Longtime journalist, volunteer and business leader honored with ATHENA award
Friday, June 06, 2014
By Leslie McGraw
Special to The Milan News-Leader
Milan’s Isabelle Schultz has worn a lot of hats throughout her career, but on June 3 when she accepted the 2014 ATHENA Leadership award she was representing all the “doers” in the community.
A longtime journalist making her way through newsrooms at the Ann Arbor News, Ypsilanti Press and Detroit Free Press eventually serving as the Milan News editor, Schultz was one among three finalists for the esteemed award presented by the Women’s Council of Washtenaw. The other two finalists were Carole Baker, CFO of Scalable Informatics; and Lanny White, founder and director of GrowBiz.org.
Schultz began her career as a community volunteer around the same time she began writing for the Milan Leader and other newspapers. She cites this experience in reporting local area news as instrumental in helping her to meet people she may have not known otherwise.
Schultz began her acceptance speech by saying that she thinks of herself more of a “doer” than a leader. “Being a leader in my non-profit world has to be different from being a leader in business, education, politics, or wherever leadership is required,” she said
Schultz, who accepted the award on behalf of all the “doers” that have helped along the way, says she continues to be motivated in her community work because she sees things that need to be done.
“Instead of complaining, I wanted to do something about it. I always asked for help and always got it,” she said.
Although Schultz shared her acceptance with all the volunteers that have helped along the way, she is the common denominator in a host of high-profile community projects in the Milan area. She cited the Greater Milan Area Community Foundation as her most rewarding volunteer project to date, granting over $226,000 to local non-profits since 2005.
“Every community has good people with good values who are willing to work together for worthwhile causes,” said Schultz during her speech “some are eager to help, some need a push and others – who lack experience or confidence –a shove,” Schultz said.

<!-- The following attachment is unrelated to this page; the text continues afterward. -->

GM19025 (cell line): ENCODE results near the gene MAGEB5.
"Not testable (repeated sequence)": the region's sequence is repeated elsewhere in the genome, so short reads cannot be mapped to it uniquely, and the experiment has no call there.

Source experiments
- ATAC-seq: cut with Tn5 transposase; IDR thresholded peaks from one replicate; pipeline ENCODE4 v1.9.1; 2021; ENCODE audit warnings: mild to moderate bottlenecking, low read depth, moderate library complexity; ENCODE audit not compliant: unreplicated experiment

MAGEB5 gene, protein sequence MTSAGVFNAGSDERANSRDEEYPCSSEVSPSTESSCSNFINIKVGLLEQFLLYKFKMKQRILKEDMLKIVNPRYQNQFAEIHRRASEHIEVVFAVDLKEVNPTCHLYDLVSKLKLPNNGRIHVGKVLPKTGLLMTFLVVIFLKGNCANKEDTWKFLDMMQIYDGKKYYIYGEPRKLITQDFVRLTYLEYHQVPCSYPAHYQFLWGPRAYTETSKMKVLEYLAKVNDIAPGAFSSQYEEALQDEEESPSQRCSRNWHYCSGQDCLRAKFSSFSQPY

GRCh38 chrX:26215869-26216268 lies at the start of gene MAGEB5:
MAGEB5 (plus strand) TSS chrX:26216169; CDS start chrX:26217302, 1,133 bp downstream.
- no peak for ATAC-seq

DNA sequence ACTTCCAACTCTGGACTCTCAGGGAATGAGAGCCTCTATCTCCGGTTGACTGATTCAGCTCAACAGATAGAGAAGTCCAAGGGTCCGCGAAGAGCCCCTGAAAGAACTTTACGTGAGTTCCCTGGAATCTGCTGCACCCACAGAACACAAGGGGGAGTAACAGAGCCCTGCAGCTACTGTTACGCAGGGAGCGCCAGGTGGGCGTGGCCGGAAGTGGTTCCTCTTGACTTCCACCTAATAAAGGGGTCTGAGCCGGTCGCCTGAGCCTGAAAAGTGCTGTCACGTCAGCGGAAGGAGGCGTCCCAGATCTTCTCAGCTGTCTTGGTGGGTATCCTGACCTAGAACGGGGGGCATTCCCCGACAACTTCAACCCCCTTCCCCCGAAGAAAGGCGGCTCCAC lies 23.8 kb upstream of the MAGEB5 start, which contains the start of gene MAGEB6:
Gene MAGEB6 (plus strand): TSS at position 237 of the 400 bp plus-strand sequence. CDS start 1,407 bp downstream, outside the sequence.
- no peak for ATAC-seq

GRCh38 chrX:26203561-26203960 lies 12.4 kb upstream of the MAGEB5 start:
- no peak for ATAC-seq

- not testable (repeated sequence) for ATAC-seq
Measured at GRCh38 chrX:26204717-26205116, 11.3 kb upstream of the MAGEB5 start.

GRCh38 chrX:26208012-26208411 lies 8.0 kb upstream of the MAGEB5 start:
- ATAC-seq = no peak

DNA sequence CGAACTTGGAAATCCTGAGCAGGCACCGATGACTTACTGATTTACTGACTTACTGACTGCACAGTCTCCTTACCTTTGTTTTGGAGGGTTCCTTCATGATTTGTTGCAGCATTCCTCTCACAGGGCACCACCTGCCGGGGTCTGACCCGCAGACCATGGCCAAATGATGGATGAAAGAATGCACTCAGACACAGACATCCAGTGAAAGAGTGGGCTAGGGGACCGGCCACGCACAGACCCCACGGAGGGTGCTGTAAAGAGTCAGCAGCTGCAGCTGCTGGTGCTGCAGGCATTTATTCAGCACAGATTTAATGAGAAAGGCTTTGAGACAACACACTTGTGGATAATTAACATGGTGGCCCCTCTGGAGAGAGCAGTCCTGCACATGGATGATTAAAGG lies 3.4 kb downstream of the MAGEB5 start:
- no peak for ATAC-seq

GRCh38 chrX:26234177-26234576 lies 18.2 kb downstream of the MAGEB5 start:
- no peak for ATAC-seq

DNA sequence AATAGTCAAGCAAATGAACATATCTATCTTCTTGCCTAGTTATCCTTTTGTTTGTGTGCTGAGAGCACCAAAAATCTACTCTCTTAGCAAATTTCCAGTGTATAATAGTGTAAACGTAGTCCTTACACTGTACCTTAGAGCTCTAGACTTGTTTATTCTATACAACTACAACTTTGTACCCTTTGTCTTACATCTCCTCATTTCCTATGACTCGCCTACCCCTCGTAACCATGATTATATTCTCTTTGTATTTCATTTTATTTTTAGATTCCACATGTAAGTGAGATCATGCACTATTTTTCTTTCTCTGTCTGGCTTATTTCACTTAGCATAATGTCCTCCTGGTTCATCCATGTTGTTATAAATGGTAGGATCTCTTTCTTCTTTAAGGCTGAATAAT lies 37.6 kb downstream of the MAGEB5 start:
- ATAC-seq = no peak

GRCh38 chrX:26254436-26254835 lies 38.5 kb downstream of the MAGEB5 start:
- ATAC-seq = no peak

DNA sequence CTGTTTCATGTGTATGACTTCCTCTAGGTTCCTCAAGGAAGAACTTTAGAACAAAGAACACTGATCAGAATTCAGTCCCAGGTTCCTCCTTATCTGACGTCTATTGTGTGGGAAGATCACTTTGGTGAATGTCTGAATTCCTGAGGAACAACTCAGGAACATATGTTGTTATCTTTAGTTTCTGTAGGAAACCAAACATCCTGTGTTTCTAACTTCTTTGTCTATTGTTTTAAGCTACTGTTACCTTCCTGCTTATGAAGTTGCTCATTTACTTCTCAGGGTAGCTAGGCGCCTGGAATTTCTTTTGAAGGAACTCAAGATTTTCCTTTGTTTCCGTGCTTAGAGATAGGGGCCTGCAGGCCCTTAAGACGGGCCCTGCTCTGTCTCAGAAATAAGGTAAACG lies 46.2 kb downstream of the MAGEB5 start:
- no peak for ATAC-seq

The Women’s Council of Washtenaw also presented five awards to local leaders that have made an impact in local communities and beyond. Unlike Schultz, these award recipients knew prior to the award ceremony that they had been selected.
Among the recipients selected was the founder and executive director of Growing Hope, Amanda Maria Edmonds. Edmonds, who won the first ever ATHENA Young Emerging Leadership Award, used her acceptance speech to present a call to action.
“Everyone, no matter what circumstances you are born into, has the ability to be a leader,” said Edmonds.
Edmonds started her speech by drawing attention to the “privilege” she was born into. “I am white, middle class, and born in the latter part of the 20th century without having to worry about money…I could afford to be a leader in 5th grade or 11th grade; I was lucky to be born into this privilege.”
From that self-proclaimed vantage point Edmonds, in her mid-30s, has already demonstrated leadership for over twenty years. While she was a student at the University of Michigan, she took on a side project resulting from her passion for environmental justice at the Perry Learning Center in Ypsilanti.
In 2003, that passion had evolved into Growing Hope, a community and urban farming and gardening organization currently housed on Michigan Avenue in Ypsilanti, employing 12 year-round staff and involving hundreds of volunteers.
In over 15 years of leadership in the Ypsilanti community, Edmonds says that she has received a lot of help from a team of strong leaders.
“We talk a lot about giving back, but giving forward is just as important as giving back. It changes your perspective from serving to involving,” said Edmonds.